In a bipartisan vote last week, the US Senate approved an amendment proposed by Ohio Republican J.D. Vance to bar the Department of Transportation from using federal funds to enforce mask mandates, the Washington Examiner reported.
The Senate approved the amendment 59 to 38, with nearly a dozen Democrat senators joining Republicans to prevent funding federal mask mandates on any mode of transportation in FY2024. Among the Democrats voting in favor of the amendment were red-state Democrats up for reelection next year, including West Virginia’s Joe Manchin, Sherrod Brown of Ohio, and Montana’s Jon Tester.
Senator Vance in a statement described the amendment’s approval as “a massive victory for personal freedom in this country.” He said after the “countless abuses to authority” during the pandemic, the US Senate took a step “toward common sense and individual liberty.”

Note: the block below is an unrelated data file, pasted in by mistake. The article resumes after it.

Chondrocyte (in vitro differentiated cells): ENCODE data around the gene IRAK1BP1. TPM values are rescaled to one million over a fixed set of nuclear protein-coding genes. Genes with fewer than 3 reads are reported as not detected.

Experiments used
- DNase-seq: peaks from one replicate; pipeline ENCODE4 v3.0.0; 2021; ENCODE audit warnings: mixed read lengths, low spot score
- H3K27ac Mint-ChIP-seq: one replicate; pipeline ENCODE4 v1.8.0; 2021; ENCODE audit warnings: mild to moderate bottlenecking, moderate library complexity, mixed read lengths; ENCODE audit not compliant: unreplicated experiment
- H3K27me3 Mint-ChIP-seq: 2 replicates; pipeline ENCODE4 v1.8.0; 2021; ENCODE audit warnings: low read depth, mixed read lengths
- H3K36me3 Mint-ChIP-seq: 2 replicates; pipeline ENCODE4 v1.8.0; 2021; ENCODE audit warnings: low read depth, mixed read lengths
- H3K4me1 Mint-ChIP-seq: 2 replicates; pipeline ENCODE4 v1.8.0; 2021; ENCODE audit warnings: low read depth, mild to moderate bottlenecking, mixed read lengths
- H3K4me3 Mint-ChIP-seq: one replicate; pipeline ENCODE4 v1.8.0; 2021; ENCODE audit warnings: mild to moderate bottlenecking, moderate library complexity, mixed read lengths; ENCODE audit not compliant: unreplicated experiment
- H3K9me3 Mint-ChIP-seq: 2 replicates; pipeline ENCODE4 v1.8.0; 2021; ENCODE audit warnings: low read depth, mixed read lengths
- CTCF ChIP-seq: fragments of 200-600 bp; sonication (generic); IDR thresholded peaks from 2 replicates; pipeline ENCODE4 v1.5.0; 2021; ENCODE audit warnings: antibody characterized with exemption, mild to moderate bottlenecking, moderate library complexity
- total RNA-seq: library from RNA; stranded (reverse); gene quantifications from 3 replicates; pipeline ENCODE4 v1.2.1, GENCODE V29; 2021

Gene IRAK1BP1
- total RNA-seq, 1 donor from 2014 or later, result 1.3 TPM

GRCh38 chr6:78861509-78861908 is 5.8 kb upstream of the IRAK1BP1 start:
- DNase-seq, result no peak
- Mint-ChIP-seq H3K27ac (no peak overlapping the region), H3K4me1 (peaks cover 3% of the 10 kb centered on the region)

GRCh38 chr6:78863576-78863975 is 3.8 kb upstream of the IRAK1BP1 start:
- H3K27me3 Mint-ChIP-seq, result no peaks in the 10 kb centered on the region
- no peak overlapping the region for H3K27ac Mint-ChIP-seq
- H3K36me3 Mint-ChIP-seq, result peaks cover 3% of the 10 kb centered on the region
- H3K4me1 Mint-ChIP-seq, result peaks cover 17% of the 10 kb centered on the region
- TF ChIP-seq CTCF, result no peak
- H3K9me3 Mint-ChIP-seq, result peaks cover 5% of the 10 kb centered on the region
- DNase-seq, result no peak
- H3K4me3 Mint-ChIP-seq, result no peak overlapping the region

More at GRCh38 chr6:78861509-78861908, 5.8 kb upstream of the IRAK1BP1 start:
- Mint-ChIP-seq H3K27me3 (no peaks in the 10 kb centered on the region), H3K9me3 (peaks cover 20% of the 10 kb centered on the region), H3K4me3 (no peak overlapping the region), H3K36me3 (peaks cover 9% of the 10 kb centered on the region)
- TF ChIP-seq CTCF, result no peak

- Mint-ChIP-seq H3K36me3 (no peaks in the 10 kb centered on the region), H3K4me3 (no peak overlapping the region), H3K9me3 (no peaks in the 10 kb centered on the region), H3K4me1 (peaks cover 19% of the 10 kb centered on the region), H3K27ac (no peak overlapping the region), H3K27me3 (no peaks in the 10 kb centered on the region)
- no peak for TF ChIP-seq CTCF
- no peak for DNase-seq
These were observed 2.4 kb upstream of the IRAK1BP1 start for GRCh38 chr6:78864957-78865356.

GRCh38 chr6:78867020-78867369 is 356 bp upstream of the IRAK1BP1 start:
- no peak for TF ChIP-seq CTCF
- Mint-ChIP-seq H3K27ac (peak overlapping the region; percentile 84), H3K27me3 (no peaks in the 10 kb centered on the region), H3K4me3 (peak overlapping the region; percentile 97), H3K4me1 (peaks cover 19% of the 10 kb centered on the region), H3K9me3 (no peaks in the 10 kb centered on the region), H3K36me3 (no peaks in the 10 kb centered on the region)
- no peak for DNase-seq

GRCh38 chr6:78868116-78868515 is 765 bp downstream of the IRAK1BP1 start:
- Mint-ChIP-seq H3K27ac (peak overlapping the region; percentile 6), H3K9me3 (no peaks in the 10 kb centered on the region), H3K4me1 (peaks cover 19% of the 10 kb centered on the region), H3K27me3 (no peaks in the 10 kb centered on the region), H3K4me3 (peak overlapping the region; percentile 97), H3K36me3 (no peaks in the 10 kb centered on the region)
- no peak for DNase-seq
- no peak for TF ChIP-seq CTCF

Vance’s amendment echoes a bill the Ohio Republican introduced in September that would have barred the reinstatement of federal mask mandates. However, that legislation was more broadly written to ensure that no federal entity, public school, or commercial airline could reimpose a mask mandate in the future.
Currently, the Senate is working its way through 41 amendments to the $280 billion appropriations package to fund the Departments of Agriculture, Food and Drug Administration, Housing and Urban Development, Transportation, Veterans Affairs, and military construction.
Last Tuesday, senators reached an agreement to bring three of the 12 appropriations bills up for amendment votes.
Senate Appropriators Patty Murray of Washington and Susan Collins of Maine are working on passing the package of appropriations bills, including the other nine FY2024 funding bills to help influence the process as the Senate will likely face a broader appropriations standoff with Republicans in the House.
The federal government will face another shutdown deadline on November 17 if Congress fails to pass the appropriations bills. Talks are currently underway about another possible continuing resolution to buy more time for further negotiations.